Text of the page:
am 9. Februar 2013
is what the authors seem to think. The monsters can only be tamed by describing their meaning in long-winded and abysmally boring prose.
Someone seriously interested in the physics behind E=mc^2 should and will be able to understand the minimal mathematics of the theorem of Pythagoras, which is nearly all that is needed here.
My hunch is, if you don't understand this theorem, encoded in a^2 + b^2 = c^2, you will not get much out of the prose used in the book. And if it is nothing new to you, you will be bored.
am 11. Februar 2013
I have hated physics since I was a schoolkid. Now, as an adult, I'm stuck with university-physics so I bought this book in the hope of finding something that might interest me - and thus get me to not throw my schoolbooks out of the window in boredom and despair.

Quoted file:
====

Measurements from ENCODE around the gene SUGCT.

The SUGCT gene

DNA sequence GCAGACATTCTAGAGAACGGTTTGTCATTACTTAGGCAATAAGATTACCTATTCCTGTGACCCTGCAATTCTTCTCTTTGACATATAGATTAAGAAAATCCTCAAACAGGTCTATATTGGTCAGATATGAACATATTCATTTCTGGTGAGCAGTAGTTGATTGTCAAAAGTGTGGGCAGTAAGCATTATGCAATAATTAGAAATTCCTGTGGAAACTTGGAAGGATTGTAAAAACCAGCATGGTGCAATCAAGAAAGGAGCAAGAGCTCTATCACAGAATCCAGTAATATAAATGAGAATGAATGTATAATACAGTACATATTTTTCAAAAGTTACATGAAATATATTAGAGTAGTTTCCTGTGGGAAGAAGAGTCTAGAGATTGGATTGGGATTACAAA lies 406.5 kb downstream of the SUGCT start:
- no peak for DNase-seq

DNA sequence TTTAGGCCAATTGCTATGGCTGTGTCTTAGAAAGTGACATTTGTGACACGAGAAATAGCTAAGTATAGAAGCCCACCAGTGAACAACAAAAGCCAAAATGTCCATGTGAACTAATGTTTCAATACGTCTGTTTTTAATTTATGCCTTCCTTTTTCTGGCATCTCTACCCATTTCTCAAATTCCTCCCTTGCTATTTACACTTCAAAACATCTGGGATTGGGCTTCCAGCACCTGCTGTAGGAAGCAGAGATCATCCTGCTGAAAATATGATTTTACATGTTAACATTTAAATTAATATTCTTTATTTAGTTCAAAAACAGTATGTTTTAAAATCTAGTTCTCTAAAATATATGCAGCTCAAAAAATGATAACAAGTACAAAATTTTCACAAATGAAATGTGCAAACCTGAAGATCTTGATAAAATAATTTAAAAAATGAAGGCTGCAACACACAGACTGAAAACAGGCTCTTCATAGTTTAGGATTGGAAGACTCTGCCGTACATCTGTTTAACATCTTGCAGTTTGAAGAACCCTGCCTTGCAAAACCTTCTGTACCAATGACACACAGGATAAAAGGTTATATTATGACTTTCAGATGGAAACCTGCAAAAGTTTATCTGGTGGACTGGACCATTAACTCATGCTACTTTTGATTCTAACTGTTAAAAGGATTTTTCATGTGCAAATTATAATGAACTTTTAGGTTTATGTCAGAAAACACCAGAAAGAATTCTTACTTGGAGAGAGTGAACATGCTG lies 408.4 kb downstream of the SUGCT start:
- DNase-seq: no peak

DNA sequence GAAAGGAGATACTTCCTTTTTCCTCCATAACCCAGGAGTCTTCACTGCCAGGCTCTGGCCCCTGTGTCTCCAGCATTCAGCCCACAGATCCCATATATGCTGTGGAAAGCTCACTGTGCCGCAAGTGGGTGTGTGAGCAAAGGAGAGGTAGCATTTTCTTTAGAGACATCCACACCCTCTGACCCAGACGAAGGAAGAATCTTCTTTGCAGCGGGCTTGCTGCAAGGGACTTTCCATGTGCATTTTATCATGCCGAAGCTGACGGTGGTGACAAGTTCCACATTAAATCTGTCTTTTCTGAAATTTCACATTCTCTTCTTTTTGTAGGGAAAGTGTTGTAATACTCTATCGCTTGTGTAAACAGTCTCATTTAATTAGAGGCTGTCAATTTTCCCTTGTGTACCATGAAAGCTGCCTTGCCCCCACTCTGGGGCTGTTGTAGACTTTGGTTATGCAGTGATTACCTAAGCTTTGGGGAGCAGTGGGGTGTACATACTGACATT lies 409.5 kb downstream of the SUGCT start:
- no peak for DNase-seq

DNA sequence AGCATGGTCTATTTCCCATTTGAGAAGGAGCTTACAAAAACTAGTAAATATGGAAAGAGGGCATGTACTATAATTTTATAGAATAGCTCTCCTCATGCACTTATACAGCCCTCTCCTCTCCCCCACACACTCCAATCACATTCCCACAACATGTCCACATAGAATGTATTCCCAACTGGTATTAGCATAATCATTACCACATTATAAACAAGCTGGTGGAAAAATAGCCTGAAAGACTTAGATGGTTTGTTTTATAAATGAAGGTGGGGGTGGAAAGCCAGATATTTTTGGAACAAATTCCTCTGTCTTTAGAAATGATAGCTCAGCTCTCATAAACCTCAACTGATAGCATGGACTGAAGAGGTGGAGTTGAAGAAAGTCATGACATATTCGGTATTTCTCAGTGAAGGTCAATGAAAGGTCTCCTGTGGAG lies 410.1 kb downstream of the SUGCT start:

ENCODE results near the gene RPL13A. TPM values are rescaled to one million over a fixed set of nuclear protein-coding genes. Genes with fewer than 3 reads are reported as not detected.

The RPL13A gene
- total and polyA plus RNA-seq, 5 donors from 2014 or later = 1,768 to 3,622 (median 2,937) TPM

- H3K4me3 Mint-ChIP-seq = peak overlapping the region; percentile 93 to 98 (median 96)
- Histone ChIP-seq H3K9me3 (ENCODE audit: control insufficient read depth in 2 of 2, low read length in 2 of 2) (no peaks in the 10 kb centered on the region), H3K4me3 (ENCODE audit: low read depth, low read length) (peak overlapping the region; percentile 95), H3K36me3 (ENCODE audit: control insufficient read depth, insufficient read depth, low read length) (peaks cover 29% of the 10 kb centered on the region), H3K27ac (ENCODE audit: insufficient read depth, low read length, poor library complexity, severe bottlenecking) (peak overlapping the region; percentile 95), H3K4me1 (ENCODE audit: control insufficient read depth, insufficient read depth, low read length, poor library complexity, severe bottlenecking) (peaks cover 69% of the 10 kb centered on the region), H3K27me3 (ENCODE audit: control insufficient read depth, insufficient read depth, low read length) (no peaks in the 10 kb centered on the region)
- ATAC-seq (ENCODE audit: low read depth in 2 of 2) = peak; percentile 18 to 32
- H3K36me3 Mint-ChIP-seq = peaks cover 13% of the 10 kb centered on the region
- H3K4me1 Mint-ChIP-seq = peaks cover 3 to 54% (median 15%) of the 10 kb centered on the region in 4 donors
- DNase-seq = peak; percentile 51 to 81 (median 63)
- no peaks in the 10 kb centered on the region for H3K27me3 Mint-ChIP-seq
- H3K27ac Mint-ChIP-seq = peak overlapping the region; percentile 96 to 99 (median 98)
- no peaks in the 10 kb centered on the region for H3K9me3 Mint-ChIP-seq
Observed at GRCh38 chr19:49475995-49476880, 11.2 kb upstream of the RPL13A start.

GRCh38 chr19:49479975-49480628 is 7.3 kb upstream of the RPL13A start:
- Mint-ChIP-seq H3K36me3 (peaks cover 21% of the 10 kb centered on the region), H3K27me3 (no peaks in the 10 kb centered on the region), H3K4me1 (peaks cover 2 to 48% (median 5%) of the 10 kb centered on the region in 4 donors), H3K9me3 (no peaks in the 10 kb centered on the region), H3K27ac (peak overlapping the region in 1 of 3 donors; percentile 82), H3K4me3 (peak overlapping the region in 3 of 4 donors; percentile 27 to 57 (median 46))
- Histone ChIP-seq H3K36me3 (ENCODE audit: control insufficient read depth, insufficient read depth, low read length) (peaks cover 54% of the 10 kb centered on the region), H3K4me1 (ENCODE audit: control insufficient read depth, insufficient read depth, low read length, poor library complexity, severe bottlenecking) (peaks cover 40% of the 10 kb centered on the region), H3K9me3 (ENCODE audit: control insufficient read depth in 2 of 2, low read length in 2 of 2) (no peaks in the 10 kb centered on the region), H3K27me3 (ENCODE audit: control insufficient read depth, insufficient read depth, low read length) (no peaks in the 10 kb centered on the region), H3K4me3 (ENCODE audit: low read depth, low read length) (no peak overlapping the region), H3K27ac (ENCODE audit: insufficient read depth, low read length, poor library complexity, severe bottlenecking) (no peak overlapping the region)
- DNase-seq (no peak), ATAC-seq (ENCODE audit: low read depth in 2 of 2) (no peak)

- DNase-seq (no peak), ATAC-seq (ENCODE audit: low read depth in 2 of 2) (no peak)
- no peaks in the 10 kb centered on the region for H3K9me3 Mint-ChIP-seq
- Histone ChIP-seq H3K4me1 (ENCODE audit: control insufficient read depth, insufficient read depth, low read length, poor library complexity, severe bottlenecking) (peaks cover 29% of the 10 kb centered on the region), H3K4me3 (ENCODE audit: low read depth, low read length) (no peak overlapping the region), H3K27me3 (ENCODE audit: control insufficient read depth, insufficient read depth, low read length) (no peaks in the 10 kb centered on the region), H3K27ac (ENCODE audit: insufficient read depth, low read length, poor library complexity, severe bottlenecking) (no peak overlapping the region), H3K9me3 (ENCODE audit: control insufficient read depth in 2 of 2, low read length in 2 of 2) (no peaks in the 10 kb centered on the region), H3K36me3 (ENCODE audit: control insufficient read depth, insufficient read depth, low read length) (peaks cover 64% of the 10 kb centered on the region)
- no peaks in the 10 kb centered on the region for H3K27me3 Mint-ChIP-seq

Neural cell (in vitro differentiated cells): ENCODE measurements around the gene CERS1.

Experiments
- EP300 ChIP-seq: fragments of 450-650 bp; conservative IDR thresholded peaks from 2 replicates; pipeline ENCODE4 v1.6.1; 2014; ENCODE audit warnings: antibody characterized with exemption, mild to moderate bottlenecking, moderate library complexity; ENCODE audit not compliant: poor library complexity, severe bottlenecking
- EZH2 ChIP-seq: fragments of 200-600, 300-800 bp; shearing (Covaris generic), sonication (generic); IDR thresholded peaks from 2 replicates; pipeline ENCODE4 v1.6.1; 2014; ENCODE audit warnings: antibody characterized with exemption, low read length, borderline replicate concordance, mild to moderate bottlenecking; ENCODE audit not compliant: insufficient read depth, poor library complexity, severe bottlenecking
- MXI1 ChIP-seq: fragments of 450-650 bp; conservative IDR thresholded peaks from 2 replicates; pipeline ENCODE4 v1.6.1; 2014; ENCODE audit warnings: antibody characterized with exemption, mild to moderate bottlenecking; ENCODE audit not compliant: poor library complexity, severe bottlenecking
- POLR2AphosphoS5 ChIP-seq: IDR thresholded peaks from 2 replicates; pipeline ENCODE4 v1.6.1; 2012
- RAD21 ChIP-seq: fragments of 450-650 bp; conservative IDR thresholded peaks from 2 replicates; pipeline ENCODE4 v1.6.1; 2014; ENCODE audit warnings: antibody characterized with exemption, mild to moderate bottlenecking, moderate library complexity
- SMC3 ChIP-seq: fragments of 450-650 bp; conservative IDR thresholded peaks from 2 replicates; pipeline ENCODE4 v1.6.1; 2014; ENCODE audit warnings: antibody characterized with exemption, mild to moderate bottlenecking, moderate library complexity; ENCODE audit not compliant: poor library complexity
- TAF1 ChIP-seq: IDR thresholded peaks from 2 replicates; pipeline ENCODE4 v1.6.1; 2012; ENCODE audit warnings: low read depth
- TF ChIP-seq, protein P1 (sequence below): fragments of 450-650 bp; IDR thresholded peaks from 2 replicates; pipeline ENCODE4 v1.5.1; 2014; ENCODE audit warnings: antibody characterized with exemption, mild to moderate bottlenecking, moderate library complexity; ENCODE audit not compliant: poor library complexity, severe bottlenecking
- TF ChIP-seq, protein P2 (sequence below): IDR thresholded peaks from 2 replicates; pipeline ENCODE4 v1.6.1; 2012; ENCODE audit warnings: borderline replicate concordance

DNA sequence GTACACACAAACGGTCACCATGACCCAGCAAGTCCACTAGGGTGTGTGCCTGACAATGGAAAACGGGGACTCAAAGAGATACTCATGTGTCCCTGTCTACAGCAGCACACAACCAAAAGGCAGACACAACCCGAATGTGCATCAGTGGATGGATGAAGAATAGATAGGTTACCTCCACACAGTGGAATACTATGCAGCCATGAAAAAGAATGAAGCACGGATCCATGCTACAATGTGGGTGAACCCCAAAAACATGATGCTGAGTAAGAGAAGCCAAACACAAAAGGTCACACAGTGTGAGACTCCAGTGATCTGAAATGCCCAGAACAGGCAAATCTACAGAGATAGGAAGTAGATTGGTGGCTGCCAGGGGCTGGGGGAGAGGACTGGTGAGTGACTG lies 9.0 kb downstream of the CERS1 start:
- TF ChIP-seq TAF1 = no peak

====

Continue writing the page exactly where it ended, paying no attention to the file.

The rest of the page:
I never thought I could understand any of it, but after having watched Mr Cox on the telly the tiniest spark of hope got kindled. And can you believe it! I understood it all, even the Standard Model. Admittedly, I took a long break halfway through, but the book was just too well-written to not finish it. Next semester chemistry is coming up and all the explanations about atoms, quants etc are going to be a great help. Apart from all the knowledge I received it was some great entertainment! (And it got me an excellent score in physics this semester:))